TV chef James Martin developed "The Cookery Club" on board Britannia. The venue features celebrity chefs/cooks such as Mary Berry, James Tanner, Antonio Carluccio, Paul Rankin and Pierre Koffman. Eric Lanlard has his own patisserie, Market Café, in the ship's atrium. He also created an upgraded afternoon tea service in the Epicurean restaurant. Atul Kochhar, of the Michelin-starred Benares restaurant in London, supervises menus in Sindhu (as also seen on fleetmates Ventura and Azura). Marco Pierre White creates menu items served in the main restaurants on gala nights. The ship has a 936-seat theatre.
The planning of their extensive program of amusements has two main purposes. First, it is intended to stimulate the economy. The games and feelies all require expensive equipment; that means more factories and also more opportunities for people to distribute their pay checks. Second, the government is concerned to keep everybody busy during waking hours to leave them no odd moments for thinking.
The game is intended to make the player feel "small" and to give them a sense of awe about their surroundings. The basic idea for the game, as designed by Chen, was to create a game that moved beyond the "typical defeat/kill/win mentality" of most video games. The team initially created a prototype named Dragon that involved players trying to draw away a large monster from other players but eventually discarded it after finding it was too easy for players to ignore each other in favor of their own objectives.
AS someone who has brought almost 50 cars over the years I must day that Sands Ford has been my best experience ever.I went to look at a specific explorer that I saw on the internet, told the salesman Paul Boyer what my price range was and a deal was worked out in no time at all,my total tome at the dealership was about 2 hours and that was mostly waiting for the car to be serviced and after the sale Paul spent probably 30 minutes explaining everything about the car to my girlfriend and myself he even set up our phones for us and didn't leave is go until we we're comfortable knowing everything about the car we purchased.I would recommend seeing Paul and Sands Ford as the prices are very good. I also want to point out the finance manager Don, usually by the time you get to that part they try to tack on all kinds of additional expenses but Don wasn't pushy and explained everything to me and worked with me and I for what I needed found him to be a nice friendly man and talked about motorcycles and Ford pickups.I also would like to let it be known about his honesty , while at his office I left my wallets on his desk with not only my credit cards,drivers license but several hundred dollars in cash but Don tracked me down and returned it. Kudos to him .I will be going back to Sands Ford next year to purchase my King Ranch truck as I believe they are a reasonably price dealership with good honest employees.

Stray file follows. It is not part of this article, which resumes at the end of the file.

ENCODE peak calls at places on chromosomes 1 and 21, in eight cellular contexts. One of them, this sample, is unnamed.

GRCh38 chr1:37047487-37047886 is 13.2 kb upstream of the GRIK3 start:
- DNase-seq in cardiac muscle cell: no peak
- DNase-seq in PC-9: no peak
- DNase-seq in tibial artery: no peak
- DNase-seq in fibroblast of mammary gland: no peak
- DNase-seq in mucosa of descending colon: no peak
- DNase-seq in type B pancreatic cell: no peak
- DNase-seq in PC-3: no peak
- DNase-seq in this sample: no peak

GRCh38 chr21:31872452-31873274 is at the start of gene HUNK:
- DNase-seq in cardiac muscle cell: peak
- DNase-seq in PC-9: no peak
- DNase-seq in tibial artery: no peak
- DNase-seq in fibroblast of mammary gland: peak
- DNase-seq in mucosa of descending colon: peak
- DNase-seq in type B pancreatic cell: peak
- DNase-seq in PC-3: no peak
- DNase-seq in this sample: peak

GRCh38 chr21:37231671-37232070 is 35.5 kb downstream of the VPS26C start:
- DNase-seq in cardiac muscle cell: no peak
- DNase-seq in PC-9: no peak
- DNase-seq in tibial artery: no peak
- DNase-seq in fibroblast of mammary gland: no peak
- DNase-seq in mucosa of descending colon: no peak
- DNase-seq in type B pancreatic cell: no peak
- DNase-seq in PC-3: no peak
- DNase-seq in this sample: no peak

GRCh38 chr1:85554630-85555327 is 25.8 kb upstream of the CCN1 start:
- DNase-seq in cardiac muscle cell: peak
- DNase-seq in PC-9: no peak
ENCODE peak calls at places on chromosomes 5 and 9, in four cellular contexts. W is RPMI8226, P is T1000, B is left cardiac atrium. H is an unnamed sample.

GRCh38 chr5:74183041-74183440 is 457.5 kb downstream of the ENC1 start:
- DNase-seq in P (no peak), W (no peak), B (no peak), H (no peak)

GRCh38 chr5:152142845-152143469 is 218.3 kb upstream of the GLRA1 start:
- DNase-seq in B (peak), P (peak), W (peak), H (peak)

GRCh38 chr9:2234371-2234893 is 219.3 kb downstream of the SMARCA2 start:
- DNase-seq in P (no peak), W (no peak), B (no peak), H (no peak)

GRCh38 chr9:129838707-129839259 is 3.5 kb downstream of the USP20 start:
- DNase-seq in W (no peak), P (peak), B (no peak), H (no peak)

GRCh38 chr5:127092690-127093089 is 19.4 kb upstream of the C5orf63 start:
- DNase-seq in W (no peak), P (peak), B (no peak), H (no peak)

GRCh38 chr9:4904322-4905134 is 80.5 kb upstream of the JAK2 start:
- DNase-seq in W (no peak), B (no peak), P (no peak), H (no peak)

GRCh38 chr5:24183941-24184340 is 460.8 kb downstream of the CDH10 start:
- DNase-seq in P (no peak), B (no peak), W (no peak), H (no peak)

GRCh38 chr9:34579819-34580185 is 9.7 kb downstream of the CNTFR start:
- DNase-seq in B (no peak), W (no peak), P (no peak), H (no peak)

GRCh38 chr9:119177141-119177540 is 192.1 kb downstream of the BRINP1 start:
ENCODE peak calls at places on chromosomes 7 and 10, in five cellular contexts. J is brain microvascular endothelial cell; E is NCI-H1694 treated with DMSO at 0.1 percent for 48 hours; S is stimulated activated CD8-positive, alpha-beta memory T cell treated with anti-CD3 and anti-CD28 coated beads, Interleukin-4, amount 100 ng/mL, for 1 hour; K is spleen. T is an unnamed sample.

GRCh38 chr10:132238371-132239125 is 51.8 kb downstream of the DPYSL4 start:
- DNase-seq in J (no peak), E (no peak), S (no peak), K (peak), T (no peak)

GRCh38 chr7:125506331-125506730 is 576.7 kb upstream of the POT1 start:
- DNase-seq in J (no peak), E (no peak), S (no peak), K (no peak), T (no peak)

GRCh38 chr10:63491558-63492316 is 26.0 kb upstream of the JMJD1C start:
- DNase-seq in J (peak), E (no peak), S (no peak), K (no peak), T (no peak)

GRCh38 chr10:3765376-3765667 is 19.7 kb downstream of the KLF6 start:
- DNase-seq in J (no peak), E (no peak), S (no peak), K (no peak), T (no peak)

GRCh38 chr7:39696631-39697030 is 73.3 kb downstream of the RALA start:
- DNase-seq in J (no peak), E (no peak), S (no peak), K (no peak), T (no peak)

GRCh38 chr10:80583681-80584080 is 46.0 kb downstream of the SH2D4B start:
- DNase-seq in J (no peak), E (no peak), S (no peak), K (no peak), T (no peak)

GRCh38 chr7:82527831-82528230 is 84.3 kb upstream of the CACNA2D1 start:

Cicero's De republica (54–52 B.C.) is largely indebted to Plato, not only to the Republic but also to several other Platonic dialogues. Cicero discusses the attributes of various types of government — monarchy, aristocracy, democracy, and dictatorship — but without committing himself to a preference. One point, however, is clear. His concept of an ideal state is one based on reason and justice, where those who possess natural superiority rule over the inferiors.
Augustine's work set out to defend Christianity against the criticism of proponents of traditional pagan worship. It launches an attack on the pattern of immorality in Roman life under the worship of the pagan gods and offers, in contrast, the way of life taught by Christianity. His arguments are based on his interpretation of history, both Old Testament history and Roman. There is not a specific practical plan for the government of his imaginary ideal state but rather a distinction drawn on philosophical lines between two guiding principles. In the "City of Earth," the love of self holds precedence over love of God; in the "City of God," the love of God holds precedence over the love of self.